Protecting Sport and Entertainment Brands from Litigation
Sport and entertainment brands are uniquely sensitive to litigation, especially related to reputational issues. Strategies to mitigate these risks – especially through the use of emergent technologies including generative AI – are therefore of paramount importance to IP and rights holders.
Stephen Townley, a veteran of the sports and entertainment law sector, shares some of his unique insights in this feature.
What do you perceive as some of the emerging litigation risks facing sport and entertainment brands today?
- Environmental, social and governance risks (ESG);
- Likely increasing challenges to the ownership and exploitation of intangible assets as a result of the evolution in technology including generative AI;
- The ‘prune juice effect’ following maturity of business structures, which will result in likely changes in the content ownership model of intangible assets.
Before expanding on these, I have some provisos:
- Personal perspectives usually contain elements of bias. My bias is that I regard litigation in the sport and entertainment sector as a failure of the parties to find better ways to resolve their conflict. Litigation can end a reputation and that can end a short career – more so, perhaps, in sport than the entertainment. I am increasingly focused on seeing how technology tools that are evolving can support conflict management, as well as aiding the resolution process as an international neutral with JAMS and similar roles with others such as CAS and WIPO.
- Sometimes there is no route left to resolving a dispute other than litigation. An athlete like Lance Armstrong charged with doping offences only has the option to test the validity of the charges through due process. In the last 10 years I have handled high profile litigation in cricket and football where criminal allegations have been used tactically to create bias in civil process.
- General counsels within organisations have a very valuable role in mobilising management and other internal and external resources to flag litigation risks early and ‘head them off at the pass’. Technology can now aid that task.
Can you please explain why and how you have selected the above as contemporary risks?
Risk 1: Environmental, social and governance risks (ESG)
ESG, according to the Corporate Finance Institute, helps stakeholders understand how an organisation is managing risks and opportunities related to environmental, social and governance. This description covers a range of topics in both sport and entertainment, including reputation.
My favourite quote of all time on reputation is that of Abraham Lincoln, who said: “Character is like a tree, and reputation is like a shadow. The shadow is what you think of it; the tree is the real thing.”
Brands within sport and entertainment have heightened litigation vulnerabilities, particularly from reputational issues. They drive curiosity, debate and public opinion. Reputations underpin brand value. With success, sport and entertainment personalities become influencers. Which brand a successful sportsman or entertainer wears, uses or endorses, either in or out of competition or performance, will influence the behaviour of others. This includes purchasing decisions. High-level influencers can then monetise this role.
Taking Abraham Lincoln’s idea of a reputation being akin to a shadow, the size of the shadow can change between sunrise and sunset and occasionally may disappear when the sun goes behind a cloud.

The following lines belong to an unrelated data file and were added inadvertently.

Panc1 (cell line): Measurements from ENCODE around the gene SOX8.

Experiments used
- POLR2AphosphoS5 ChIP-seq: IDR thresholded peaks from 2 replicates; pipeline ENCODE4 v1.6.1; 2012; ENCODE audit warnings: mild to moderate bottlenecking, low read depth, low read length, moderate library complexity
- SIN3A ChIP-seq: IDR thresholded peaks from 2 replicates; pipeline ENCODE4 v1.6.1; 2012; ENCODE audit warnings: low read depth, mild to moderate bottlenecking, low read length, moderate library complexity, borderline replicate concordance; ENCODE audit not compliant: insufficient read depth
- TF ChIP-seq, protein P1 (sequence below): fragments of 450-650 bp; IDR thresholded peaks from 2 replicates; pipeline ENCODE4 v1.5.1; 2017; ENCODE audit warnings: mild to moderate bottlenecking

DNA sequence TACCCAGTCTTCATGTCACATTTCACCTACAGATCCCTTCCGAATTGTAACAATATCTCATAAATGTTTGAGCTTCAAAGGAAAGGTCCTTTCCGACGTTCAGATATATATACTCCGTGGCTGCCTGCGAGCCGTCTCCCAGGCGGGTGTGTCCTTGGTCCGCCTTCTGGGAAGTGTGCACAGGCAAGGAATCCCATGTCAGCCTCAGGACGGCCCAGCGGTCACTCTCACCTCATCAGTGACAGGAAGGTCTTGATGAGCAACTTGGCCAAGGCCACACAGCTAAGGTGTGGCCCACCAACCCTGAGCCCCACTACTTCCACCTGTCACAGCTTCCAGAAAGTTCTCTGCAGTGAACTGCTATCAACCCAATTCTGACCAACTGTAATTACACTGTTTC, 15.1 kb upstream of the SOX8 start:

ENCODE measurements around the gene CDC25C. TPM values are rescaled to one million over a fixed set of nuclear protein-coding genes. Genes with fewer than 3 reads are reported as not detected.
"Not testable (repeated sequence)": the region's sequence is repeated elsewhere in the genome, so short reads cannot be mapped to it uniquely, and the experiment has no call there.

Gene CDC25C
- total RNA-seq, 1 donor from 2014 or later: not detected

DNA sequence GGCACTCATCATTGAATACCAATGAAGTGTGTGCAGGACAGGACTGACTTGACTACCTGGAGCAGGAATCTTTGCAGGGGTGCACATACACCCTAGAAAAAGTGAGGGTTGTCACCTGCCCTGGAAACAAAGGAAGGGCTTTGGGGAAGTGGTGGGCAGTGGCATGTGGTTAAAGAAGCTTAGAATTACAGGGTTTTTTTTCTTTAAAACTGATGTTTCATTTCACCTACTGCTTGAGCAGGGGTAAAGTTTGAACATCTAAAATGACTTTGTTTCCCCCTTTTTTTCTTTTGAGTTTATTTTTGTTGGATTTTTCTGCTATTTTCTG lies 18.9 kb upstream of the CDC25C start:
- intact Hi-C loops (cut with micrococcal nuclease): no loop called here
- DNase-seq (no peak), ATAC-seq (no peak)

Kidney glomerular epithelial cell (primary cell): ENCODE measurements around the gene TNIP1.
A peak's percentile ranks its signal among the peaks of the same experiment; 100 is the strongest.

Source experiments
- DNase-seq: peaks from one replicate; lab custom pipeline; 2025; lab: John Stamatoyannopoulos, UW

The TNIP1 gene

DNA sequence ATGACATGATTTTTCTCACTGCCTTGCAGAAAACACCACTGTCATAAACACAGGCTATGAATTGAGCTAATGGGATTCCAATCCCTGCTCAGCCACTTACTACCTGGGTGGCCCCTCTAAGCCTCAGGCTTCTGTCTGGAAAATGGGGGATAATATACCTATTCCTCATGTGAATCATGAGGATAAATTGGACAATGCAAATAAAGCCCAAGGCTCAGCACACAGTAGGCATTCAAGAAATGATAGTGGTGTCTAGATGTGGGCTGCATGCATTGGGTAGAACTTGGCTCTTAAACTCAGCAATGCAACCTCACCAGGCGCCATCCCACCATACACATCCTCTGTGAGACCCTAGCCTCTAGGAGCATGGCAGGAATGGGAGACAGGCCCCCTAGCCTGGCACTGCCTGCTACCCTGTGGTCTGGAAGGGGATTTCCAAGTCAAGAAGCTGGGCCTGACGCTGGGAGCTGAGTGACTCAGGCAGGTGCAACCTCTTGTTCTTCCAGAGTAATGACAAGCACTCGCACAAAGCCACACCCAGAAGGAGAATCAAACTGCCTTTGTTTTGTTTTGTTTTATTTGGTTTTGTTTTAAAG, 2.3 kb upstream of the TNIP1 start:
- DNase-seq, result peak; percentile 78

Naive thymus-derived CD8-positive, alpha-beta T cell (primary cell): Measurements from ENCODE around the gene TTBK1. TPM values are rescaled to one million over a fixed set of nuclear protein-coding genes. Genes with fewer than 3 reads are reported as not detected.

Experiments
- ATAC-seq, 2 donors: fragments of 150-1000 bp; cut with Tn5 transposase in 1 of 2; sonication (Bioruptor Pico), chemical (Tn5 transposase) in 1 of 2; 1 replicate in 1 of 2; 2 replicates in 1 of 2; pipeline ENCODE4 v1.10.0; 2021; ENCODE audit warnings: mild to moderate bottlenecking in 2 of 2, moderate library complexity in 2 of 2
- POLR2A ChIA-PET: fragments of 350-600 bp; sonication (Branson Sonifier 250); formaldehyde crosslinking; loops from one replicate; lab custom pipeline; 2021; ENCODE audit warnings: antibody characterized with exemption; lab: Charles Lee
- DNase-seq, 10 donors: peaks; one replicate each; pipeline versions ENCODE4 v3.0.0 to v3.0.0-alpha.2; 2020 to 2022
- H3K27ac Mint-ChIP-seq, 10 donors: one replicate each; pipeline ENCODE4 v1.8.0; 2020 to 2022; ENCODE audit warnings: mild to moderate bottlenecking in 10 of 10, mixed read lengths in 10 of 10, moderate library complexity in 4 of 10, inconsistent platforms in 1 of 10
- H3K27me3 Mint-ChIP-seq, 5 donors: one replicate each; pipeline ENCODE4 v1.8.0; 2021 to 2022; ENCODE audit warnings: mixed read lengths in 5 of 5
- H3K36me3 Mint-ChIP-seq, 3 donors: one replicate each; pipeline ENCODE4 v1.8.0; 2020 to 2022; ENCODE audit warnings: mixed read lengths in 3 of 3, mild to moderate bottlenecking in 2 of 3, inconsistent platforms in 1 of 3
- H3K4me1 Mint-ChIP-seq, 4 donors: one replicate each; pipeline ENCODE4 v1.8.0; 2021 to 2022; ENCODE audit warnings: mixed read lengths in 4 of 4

“Character is like a tree, and reputation is like a shadow. The shadow is what you think of it; the tree is the real thing.”
A very recent event illustrates how brand values can be impacted in the blink of an eye, or in this case by a kiss on the lips. This kiss overshadowed the victory of Spain’s Women’s World Cup team against England in the final in Australia in August 2023. The incident no doubt damaged some reputations, yet might have improved others who responded promptly. The event happened when the president of the Spanish Football Federation, Luis Rubiales, is alleged to have kissed one of Spain’s leading players Jenni Hermoso on the lips without consent during the award presentation.
Public perception of gender reputational issues highlighted by the ‘Me Too’ movement has evolved quite rapidly. Its origin can be traced to Myspace in 2006. However, when Harvey Weinstein was arrested in New York on charges of rape in 2018, the phrase became global news. The allegations against Mr Rubiales hardly warrants fair comparison with Mr Weinstein’s convictions. However, a shadow has been cast because of public attitude towards what is acceptable behaviour of a senior football official. In the entertainment sector, recent days have seen serious allegations against Russell Brand. The response from YouTube has been to take down the feed (and, therefore, the monetisation model) relied upon by Mr Brand, who is reported to have 6 million followers.
Risk 2: Likely increasing challenges to the ownership and exploitation of intangible assets as a result of the evolution of technology including generative AI
Monetisation of sport and entertainment brands has largely relied upon on an exclusivity of access model. Performing a song and streaming a record are both examples of the creation of an intangible asset.
Such intangible assets may be recognised as intellectual property (IP) and in some circumstances exist as a combination of IP and contracts sometimes known as contract IP. IP can exist, for example, in names, images, likenesses, designs, works, performances, etc. In the sport industry, access might be through a sponsorship or endorsement agreement. Blockchain technology offers innovative new ways to monetise intangible assets through a tradeable instrument known as an NFT or smart contract. In the music industry, securitisation of a back catalogue – innovated, I believe, originally by David Bowie – has remained popular.